The Korean Air Cargo Flight 8509 had just taken off from London in 1999 when its chief pilot, responded to an erroneous reading on his navigation equipment and banked so far to the left, the wing of the plane touched the ground. The aircraft crashed to earth killing all four crew members.
An investigation into the disaster found that while the pilot’s attitude director indicator (ADI) had received the wrong data, his co-pilot’s ADI was working well and, in fact, a comparator alarm had sounded calling attention to the discrepancy. Evidence suggests the 33-year-old junior officer, influenced by South Korea’s hierarchical culture, had simply lacked the confidence to challenge or correct his superior.
Major crises often come from something small, a situation that could have remained just that, if the organisation had been better prepared to handle unforeseen events.
What’s putting your company at risk?
As organisations and economies increase in complexity, the likelihood of small incidents mushrooming into full-scale crises increases. During my studies in this area, I’ve noted four aspects of companies which affect how they respond to unforeseen circumstances and have a pivotal role in the outcome.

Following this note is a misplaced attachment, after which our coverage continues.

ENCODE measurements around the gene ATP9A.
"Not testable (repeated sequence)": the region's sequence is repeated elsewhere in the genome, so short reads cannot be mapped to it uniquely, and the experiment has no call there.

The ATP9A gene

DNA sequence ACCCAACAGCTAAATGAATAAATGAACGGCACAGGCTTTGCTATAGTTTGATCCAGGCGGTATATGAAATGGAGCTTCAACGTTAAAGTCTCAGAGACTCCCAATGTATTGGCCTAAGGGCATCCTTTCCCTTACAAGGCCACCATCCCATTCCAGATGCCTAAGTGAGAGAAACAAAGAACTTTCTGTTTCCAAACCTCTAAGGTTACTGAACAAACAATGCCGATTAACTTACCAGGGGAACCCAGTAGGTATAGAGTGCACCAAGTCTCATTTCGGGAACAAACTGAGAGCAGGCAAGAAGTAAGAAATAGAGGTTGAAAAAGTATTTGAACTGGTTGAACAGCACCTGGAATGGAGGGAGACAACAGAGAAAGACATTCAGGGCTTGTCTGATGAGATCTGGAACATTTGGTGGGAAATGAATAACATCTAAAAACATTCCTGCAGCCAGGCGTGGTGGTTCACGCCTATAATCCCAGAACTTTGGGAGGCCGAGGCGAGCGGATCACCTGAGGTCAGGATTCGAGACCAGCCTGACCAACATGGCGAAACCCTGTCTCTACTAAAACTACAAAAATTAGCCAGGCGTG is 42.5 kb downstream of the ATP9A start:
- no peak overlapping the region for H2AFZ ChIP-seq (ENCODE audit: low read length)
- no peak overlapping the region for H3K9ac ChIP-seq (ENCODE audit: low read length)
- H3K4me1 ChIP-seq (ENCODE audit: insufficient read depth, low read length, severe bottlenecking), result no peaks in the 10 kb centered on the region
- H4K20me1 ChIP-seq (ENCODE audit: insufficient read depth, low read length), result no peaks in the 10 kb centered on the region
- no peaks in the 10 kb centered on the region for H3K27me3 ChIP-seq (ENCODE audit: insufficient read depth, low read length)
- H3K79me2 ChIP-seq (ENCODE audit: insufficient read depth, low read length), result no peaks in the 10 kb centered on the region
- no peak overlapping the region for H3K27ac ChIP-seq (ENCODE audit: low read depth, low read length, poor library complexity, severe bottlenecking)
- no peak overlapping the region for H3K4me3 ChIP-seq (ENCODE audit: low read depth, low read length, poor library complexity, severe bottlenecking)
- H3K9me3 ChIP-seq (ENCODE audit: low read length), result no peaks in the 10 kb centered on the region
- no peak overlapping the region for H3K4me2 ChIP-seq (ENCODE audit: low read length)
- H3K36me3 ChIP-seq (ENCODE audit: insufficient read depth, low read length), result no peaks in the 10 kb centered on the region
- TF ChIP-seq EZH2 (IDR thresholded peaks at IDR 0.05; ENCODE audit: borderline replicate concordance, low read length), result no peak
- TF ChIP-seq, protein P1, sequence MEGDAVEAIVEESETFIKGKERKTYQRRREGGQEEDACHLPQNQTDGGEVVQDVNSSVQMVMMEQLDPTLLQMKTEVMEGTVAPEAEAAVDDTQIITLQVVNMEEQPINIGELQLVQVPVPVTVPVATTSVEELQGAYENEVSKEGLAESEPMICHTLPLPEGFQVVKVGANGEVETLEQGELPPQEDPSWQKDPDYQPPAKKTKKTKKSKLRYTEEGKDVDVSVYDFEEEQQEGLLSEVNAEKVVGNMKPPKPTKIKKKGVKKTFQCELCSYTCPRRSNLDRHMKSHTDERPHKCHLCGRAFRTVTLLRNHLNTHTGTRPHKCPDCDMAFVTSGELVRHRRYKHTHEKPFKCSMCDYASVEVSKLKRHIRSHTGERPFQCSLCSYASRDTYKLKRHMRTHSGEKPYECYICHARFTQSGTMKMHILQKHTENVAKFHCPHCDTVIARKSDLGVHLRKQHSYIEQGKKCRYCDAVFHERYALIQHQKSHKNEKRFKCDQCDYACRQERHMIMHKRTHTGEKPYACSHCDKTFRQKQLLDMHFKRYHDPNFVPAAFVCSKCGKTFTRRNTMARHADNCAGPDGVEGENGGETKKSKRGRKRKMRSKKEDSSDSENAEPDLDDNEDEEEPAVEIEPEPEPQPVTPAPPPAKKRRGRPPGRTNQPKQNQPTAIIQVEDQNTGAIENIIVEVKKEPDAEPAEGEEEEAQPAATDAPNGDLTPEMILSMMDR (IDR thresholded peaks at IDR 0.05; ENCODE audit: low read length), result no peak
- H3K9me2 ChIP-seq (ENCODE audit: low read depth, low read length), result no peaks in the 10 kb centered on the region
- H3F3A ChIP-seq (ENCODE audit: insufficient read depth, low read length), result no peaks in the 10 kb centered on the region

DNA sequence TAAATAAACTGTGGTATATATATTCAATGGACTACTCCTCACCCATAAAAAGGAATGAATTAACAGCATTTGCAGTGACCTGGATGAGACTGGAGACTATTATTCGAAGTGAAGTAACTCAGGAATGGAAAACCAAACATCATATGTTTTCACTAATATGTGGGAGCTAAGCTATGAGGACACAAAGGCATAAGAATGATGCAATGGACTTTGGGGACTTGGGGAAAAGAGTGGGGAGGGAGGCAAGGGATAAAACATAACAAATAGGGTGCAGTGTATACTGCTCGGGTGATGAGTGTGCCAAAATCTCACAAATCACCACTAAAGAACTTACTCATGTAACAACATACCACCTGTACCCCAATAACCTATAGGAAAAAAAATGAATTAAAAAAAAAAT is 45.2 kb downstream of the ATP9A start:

The cultural aspects as illustrated above were also at play in the lead up to TEPCO’s Fukushima Daiichi Nuclear Power plant disaster. The Fukushima Nuclear Accident Independent Investigation Commission found the accident was "manmade" and that its direct causes were all foreseeable. The company failed to take into account prior reports of falsification of safety records, and an internal study pinpointing the risk of tsunami. Perhaps the root cause of this catastrophic under-reaction lay in the TEPCO governance system. The company had been run by a very culturally homogeneous board, which made it difficult for executives to correct or speak out about safety concerns brought to their attention almost a decade before the accident.
A second aspect is the organisational blind spot. While firms can prepare themselves for the likelihood of bad things, whether it’s an earthquake, economic downturn, mechanical failure or staff malfeasance, it is the unanticipated, or as Donald Rumsfeld once noted – “the unknown unknowns … the things we don’t know we don’t know”, that can put a company at risk of full-blown disaster.
Individuals and divisions operating in isolation within a company often, unintentionally perhaps, hide information from each, so when a situation does occur those involved may be taken by surprise and not able to make necessary connections. The September 11 terror attack is an extreme example. U.S. intelligence agencies had a lot of information but were working in silos and unable to connect the dots in time. Or, as Hewlett-Packard CEO Lew Platt put it, “If HP knew what HP knows, it would be three times more productive.”